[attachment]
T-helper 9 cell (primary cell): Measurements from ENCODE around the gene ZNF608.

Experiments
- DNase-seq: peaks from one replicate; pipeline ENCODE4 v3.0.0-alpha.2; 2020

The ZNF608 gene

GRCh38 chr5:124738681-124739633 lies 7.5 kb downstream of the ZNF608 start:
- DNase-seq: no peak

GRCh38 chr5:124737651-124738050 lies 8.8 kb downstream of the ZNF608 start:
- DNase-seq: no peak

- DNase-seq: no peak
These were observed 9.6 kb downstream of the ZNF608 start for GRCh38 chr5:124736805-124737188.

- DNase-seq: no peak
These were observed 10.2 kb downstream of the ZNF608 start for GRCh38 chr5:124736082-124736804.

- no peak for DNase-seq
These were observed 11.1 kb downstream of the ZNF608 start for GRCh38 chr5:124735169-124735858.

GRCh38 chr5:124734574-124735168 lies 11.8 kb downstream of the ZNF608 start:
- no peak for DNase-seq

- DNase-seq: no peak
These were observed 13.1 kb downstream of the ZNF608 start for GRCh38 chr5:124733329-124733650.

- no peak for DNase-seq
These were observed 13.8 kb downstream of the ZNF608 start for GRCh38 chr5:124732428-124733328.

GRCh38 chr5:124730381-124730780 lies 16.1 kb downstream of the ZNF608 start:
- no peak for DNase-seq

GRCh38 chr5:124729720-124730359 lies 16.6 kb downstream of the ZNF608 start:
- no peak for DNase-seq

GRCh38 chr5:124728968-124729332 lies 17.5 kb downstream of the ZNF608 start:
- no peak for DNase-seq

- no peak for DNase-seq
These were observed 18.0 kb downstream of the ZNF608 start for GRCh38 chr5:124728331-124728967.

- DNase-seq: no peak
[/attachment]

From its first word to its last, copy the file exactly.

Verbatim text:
T-helper 9 cell (primary cell): Measurements from ENCODE around the gene ZNF608.

Experiments
- DNase-seq: peaks from one replicate; pipeline ENCODE4 v3.0.0-alpha.2; 2020

The ZNF608 gene

GRCh38 chr5:124738681-124739633 lies 7.5 kb downstream of the ZNF608 start:
- DNase-seq: no peak

GRCh38 chr5:124737651-124738050 lies 8.8 kb downstream of the ZNF608 start:
- DNase-seq: no peak

- DNase-seq: no peak
These were observed 9.6 kb downstream of the ZNF608 start for GRCh38 chr5:124736805-124737188.

- DNase-seq: no peak
These were observed 10.2 kb downstream of the ZNF608 start for GRCh38 chr5:124736082-124736804.

- no peak for DNase-seq
These were observed 11.1 kb downstream of the ZNF608 start for GRCh38 chr5:124735169-124735858.

GRCh38 chr5:124734574-124735168 lies 11.8 kb downstream of the ZNF608 start:
- no peak for DNase-seq

- DNase-seq: no peak
These were observed 13.1 kb downstream of the ZNF608 start for GRCh38 chr5:124733329-124733650.

- no peak for DNase-seq
These were observed 13.8 kb downstream of the ZNF608 start for GRCh38 chr5:124732428-124733328.

GRCh38 chr5:124730381-124730780 lies 16.1 kb downstream of the ZNF608 start:
- no peak for DNase-seq

GRCh38 chr5:124729720-124730359 lies 16.6 kb downstream of the ZNF608 start:
- no peak for DNase-seq

GRCh38 chr5:124728968-124729332 lies 17.5 kb downstream of the ZNF608 start:
- no peak for DNase-seq

- no peak for DNase-seq
These were observed 18.0 kb downstream of the ZNF608 start for GRCh38 chr5:124728331-124728967.

- DNase-seq: no peak